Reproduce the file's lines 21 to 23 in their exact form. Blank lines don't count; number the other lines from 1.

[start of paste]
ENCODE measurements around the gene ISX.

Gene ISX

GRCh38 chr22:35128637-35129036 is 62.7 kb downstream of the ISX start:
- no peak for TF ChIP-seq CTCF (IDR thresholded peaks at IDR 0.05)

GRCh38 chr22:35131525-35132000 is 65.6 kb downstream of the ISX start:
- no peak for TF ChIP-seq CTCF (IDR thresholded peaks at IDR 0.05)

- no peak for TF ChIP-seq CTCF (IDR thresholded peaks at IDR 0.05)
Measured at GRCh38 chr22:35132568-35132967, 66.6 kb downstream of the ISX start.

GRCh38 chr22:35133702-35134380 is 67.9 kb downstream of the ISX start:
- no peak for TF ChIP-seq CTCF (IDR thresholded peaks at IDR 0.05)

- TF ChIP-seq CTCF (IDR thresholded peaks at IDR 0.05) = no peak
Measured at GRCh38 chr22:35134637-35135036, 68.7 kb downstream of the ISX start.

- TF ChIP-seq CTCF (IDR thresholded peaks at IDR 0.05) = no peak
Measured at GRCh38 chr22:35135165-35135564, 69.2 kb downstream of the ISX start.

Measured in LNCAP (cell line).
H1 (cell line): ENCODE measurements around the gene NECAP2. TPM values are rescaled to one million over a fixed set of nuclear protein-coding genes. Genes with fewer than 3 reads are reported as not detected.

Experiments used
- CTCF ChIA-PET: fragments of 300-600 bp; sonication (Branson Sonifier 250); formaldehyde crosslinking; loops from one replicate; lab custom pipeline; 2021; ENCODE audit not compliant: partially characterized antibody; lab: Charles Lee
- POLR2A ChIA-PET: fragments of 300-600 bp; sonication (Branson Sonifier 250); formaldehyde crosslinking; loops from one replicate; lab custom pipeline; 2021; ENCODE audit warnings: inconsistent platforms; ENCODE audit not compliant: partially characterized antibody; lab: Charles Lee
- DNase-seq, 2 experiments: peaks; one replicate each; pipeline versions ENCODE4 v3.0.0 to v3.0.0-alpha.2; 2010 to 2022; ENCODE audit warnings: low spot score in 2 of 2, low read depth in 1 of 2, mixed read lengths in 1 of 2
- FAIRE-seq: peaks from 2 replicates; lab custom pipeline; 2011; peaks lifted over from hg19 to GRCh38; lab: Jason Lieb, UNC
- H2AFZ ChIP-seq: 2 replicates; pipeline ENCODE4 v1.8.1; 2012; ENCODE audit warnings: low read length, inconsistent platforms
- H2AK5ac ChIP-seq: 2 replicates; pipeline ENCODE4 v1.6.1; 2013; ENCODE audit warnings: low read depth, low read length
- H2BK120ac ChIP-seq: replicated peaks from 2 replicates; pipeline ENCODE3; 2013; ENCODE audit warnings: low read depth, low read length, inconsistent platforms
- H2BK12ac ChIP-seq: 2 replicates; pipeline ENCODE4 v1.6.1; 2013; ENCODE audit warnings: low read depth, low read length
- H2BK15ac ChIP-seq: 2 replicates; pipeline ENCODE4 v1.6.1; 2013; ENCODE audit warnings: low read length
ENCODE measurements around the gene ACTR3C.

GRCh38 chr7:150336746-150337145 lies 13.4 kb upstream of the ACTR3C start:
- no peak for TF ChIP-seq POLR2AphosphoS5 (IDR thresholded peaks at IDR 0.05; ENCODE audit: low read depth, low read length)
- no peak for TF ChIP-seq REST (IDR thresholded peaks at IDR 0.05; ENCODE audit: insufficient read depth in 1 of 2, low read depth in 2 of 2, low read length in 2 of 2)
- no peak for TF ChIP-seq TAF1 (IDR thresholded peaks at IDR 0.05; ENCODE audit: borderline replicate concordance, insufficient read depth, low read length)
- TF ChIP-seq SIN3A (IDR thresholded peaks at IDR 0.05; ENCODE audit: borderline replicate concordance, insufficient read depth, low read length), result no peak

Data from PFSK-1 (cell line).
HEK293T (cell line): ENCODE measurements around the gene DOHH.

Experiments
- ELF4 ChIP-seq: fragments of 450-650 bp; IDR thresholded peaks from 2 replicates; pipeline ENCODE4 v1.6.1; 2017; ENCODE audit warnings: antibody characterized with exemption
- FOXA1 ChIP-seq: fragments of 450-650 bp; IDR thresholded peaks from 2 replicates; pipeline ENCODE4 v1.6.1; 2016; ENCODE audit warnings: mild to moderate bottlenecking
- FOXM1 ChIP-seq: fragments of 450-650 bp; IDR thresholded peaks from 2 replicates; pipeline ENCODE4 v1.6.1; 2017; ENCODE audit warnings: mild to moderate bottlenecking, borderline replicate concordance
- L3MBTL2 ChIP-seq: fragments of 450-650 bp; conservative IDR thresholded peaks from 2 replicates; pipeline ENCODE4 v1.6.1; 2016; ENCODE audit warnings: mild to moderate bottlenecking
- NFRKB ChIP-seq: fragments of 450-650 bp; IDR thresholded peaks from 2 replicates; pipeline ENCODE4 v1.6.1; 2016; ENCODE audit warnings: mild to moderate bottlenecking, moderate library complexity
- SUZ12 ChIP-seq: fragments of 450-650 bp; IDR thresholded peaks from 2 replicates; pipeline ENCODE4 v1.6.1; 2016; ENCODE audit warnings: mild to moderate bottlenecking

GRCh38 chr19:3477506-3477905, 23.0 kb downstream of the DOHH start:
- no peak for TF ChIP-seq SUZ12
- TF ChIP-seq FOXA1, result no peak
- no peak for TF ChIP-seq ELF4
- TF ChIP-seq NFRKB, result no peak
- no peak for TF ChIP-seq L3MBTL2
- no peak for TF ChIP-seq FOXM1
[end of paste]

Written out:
- FAIRE-seq: peaks from 2 replicates; lab custom pipeline; 2011; peaks lifted over from hg19 to GRCh38; lab: Jason Lieb, UNC
- H2AFZ ChIP-seq: 2 replicates; pipeline ENCODE4 v1.8.1; 2012; ENCODE audit warnings: low read length, inconsistent platforms
- H2AK5ac ChIP-seq: 2 replicates; pipeline ENCODE4 v1.6.1; 2013; ENCODE audit warnings: low read depth, low read length